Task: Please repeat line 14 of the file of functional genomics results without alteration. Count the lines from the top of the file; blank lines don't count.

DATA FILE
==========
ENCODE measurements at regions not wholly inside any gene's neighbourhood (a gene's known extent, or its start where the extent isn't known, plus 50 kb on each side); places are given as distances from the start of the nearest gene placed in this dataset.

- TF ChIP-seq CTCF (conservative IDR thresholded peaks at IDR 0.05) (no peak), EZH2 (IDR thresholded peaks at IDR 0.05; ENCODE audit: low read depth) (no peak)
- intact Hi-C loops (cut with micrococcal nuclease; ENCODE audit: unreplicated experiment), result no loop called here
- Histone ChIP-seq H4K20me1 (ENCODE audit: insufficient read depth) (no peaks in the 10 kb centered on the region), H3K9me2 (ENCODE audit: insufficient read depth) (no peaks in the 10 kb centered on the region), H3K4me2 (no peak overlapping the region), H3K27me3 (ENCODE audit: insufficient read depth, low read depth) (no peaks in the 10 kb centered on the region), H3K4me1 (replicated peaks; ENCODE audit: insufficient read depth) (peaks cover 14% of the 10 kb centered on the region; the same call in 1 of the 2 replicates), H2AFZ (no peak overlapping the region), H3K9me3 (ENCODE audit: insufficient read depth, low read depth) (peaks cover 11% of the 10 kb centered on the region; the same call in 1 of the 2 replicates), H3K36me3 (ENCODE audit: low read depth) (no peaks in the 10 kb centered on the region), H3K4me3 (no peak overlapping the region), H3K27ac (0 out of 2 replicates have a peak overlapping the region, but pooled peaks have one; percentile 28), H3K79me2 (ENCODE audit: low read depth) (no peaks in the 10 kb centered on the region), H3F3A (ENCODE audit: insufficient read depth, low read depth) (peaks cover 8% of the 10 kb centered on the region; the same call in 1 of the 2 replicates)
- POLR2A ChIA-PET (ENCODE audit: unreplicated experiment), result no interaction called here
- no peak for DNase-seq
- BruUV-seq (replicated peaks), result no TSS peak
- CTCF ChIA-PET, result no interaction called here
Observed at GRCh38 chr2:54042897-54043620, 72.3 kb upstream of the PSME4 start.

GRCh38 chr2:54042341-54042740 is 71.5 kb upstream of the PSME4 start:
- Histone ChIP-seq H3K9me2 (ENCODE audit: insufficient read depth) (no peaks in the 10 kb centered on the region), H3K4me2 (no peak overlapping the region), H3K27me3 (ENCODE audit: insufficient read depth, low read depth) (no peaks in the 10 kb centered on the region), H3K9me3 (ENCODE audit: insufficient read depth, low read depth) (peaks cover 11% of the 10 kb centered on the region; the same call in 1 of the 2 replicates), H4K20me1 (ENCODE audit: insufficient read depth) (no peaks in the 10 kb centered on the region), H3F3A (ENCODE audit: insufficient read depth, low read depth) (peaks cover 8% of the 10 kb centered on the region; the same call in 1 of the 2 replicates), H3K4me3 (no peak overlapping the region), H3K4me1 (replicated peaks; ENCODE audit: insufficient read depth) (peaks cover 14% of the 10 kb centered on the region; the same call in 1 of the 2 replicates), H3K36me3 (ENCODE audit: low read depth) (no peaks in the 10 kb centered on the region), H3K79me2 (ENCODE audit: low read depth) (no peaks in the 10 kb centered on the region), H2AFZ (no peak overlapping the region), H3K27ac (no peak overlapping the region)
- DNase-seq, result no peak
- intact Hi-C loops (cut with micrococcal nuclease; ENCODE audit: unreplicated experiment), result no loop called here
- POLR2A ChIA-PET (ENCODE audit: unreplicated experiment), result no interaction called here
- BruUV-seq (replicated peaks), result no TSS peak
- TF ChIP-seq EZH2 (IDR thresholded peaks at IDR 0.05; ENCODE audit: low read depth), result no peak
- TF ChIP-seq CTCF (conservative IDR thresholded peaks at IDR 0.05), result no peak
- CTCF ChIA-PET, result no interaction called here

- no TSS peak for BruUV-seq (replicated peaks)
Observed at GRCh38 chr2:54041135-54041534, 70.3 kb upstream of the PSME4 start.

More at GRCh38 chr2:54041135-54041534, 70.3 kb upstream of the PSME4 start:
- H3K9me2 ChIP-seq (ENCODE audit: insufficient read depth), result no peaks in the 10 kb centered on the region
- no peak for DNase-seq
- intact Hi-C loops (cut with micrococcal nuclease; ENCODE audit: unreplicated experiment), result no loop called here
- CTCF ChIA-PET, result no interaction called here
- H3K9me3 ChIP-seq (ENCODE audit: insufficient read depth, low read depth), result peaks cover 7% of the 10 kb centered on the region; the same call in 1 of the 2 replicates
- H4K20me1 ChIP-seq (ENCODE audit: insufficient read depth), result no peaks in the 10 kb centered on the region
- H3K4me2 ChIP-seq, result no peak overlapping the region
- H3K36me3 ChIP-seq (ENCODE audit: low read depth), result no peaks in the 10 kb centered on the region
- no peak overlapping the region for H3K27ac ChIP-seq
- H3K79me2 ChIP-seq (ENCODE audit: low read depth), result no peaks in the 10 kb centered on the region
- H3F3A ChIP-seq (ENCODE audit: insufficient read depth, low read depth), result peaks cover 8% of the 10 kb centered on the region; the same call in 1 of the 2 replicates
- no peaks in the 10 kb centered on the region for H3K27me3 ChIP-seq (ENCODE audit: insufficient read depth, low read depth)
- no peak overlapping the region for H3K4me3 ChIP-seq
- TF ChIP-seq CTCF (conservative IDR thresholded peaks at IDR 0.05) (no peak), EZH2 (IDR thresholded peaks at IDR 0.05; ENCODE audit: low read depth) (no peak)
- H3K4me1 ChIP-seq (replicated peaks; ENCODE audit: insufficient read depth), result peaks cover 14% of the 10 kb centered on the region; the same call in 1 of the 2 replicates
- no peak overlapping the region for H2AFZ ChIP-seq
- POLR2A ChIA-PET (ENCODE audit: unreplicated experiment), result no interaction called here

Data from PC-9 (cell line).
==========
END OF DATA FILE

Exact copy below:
- POLR2A ChIA-PET (ENCODE audit: unreplicated experiment), result no interaction called here